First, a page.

In such an event, no party has any responsibility or liability for any loss or expense suffered or incurred by any other party as a result of it not acting for as long as it is impossible to do so as a result of a natural disaster. Should the agreements not contain such a clause, the legal situation becomes complicated as one of the parties may still wish to hold the other party to their obligation.
9. Personal liability.
According to the New Companies Act, if the business cannot function or there is a loss of profit as a result of directors not adequately addressing potential risk, the directors can be held personally liable. This includes IT risk, says Ian Melamed. “If a natural disaster occurs and sensitive or essential data leaks or is lost as a result of negligence on behalf of the company’s management, shareholders can hold them personally responsible for damages,” he says.
10. Data back-ups.
According to Melamed, key questions to ask include: Where is your data stored? Is it off-site? How often do you check your back-ups? “Back-ups should be done — at a minimum — once a week, but how often do you check them?” he asks.
“A corrupted back-up file means you have no back-up file, even if it is carefully stored off-site. In addition, once you lose your original, your back-up instantly becomes the original, and you then effectively have no back-up. Back-up the back-up before you do anything with it — and check that it works.”
How to Take Risks That Win (Almost) Every Time
Knowing which risks to take, and how to take them, can be extremely helpful in stacking the odds in your favour.
Looking 13,000 feet down out of an airplane, parachute pack secured, your heart beating in your throat, must be one of the most terrifying experiences imaginable. Though not all risks are life-threatening, all risks are frightening. As humans, we’re constantly afraid of failure, of doing something wrong and of having to deal with the consequences. Yet, at the same time, there is nothing more rewarding than reaping the benefits of a risk gone right – of landing safely ground, to build the earlier metaphor.
For entrepreneurs, risk taking is a necessity of the job. After all, we’re never quite positive that things are going to work out the way we envision. We make choices daily which affect our business, and we can never be absolutely sure that we’re making the right ones.
Knowing which risks to take, and how to take them, can be extremely helpful in stacking the odds in your favour. While risks are unavoidable, approaching them strategically can be the best way to decrease your parachute’s chances of failing, so to speak, and to produce measurable results that you would never have achieved had you avoided the risk in the first place.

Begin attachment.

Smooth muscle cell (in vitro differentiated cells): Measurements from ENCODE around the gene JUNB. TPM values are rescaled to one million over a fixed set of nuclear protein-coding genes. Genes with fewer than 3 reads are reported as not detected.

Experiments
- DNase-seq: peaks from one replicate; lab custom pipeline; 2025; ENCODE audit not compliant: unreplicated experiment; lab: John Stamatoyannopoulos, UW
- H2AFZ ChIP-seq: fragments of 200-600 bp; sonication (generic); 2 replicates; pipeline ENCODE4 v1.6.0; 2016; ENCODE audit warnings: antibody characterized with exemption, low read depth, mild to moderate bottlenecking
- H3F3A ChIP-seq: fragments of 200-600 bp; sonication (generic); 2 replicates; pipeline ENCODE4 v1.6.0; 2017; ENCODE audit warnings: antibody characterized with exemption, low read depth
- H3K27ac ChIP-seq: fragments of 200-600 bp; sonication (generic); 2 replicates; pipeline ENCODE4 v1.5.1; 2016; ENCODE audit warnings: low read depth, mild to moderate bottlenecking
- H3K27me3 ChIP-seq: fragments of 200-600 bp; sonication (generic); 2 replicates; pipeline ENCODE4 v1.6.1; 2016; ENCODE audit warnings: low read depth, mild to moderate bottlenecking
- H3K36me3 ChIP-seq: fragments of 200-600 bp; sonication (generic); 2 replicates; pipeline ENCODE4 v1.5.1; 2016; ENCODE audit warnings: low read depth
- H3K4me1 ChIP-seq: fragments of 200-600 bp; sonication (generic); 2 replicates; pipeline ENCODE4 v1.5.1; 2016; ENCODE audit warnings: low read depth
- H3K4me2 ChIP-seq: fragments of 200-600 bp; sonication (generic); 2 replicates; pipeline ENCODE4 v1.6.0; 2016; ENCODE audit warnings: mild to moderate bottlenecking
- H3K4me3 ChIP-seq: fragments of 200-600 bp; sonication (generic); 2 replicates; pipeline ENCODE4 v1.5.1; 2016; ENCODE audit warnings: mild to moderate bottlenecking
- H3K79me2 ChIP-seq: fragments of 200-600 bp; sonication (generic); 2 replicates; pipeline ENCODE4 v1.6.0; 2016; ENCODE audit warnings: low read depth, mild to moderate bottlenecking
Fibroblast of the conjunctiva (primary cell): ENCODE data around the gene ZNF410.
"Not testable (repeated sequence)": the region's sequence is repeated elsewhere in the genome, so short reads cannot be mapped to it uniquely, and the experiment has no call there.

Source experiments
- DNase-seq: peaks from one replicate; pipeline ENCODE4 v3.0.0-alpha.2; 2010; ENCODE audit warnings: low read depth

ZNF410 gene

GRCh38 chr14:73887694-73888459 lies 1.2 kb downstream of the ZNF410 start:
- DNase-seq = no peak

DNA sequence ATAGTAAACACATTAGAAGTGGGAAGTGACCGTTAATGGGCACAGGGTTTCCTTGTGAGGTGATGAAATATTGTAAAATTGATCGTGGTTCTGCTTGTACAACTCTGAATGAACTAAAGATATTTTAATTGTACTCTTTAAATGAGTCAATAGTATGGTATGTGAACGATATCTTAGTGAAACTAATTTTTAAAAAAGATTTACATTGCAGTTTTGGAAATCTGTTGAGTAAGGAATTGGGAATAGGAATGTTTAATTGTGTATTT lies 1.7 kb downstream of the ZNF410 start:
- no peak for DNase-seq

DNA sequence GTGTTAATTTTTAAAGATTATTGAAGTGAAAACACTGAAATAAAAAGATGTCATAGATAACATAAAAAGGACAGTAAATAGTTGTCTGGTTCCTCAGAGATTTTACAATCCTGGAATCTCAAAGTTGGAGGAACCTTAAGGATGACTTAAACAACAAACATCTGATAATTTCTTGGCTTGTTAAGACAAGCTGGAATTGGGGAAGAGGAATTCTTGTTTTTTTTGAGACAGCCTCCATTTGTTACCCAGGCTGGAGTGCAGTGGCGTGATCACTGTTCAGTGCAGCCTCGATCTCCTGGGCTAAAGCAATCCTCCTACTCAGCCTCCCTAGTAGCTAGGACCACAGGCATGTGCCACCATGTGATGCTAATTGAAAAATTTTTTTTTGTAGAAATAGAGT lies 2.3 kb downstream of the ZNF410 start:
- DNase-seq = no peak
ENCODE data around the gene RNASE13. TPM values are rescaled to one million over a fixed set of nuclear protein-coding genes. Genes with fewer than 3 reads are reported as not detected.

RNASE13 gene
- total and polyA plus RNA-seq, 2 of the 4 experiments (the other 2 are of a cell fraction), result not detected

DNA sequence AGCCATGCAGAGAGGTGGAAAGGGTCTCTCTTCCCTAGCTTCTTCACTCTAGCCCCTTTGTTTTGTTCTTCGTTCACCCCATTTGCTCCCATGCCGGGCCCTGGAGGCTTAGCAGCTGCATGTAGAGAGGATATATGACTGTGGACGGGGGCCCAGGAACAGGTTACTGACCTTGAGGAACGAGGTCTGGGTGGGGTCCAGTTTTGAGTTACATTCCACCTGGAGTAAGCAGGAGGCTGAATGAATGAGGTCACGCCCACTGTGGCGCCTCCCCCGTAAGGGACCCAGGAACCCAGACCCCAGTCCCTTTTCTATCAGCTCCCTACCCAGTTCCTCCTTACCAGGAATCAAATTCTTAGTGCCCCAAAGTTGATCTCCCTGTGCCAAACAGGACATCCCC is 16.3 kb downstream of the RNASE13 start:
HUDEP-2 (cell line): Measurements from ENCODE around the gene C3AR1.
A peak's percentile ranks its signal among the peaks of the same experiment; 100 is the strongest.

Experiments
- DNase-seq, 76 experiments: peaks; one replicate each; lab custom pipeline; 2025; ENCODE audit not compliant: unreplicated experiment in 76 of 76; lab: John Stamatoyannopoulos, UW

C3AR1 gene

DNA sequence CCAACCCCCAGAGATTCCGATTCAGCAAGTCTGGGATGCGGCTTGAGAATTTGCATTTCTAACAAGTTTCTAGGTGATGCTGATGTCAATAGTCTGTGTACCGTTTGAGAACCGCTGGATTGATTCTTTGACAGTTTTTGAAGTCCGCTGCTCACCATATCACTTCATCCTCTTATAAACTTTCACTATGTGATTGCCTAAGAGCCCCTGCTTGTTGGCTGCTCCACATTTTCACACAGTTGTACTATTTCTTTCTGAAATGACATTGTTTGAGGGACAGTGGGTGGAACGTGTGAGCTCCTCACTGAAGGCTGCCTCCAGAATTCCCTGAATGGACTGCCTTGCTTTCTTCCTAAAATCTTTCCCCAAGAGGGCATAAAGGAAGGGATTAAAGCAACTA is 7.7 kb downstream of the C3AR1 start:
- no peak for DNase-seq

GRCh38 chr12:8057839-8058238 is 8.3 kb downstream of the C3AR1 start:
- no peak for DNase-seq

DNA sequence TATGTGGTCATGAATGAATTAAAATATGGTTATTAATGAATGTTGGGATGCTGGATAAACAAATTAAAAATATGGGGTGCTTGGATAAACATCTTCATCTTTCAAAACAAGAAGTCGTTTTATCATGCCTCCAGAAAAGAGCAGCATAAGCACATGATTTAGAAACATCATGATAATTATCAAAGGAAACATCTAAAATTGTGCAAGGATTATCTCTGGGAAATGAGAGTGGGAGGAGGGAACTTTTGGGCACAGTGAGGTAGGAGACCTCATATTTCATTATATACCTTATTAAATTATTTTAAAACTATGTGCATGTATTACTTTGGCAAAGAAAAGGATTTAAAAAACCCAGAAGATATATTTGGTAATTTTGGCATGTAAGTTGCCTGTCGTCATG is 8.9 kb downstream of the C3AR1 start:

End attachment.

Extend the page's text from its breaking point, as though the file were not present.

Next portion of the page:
In order to hone your risk-taking skills, here are some guidelines:
1. Information is your friend
The more knowledge you have about any given topic, the less risky your endeavours will ultimately be. For example, many of the most steadily successful brokers on Wall Street are those who understand the patterns of the market better than anyone else. While there are always going to be those people who make millions off a risky uninformed bet, they are the same people who most likely will lose all their earnings on a single trade. Traders who build a sustainable career for themselves are the ones that have deep knowledge of the industry.
Similarly, you should be an expert in your field. You should know your industry well – your product or service you are providing. You should understand the buying patterns of consumers, their motivation and pain points. What drives them to buy your products? Where and when do they buy? What makes them stop buying?
As an entrepreneur – or in any profession that requires risks, really – you’ll want to have as much information as possible. The more you know, the fewer unknowns there are. The unknowns, ultimately, are what makes an action risky.
2. Assess the risk carefully
While risk is a reality of life, there is also something to be said for strong assessment skills. Being able to look at a risky situation and decide whether or not it’s worth taking is a hallmark of a good businessperson.
Venture capital investors, for example, spend their entire careers deciding which companies are worth risking time and money on. Those who throw their money around recklessly, while admirable for their risk-taking, are not necessarily the most successful investors.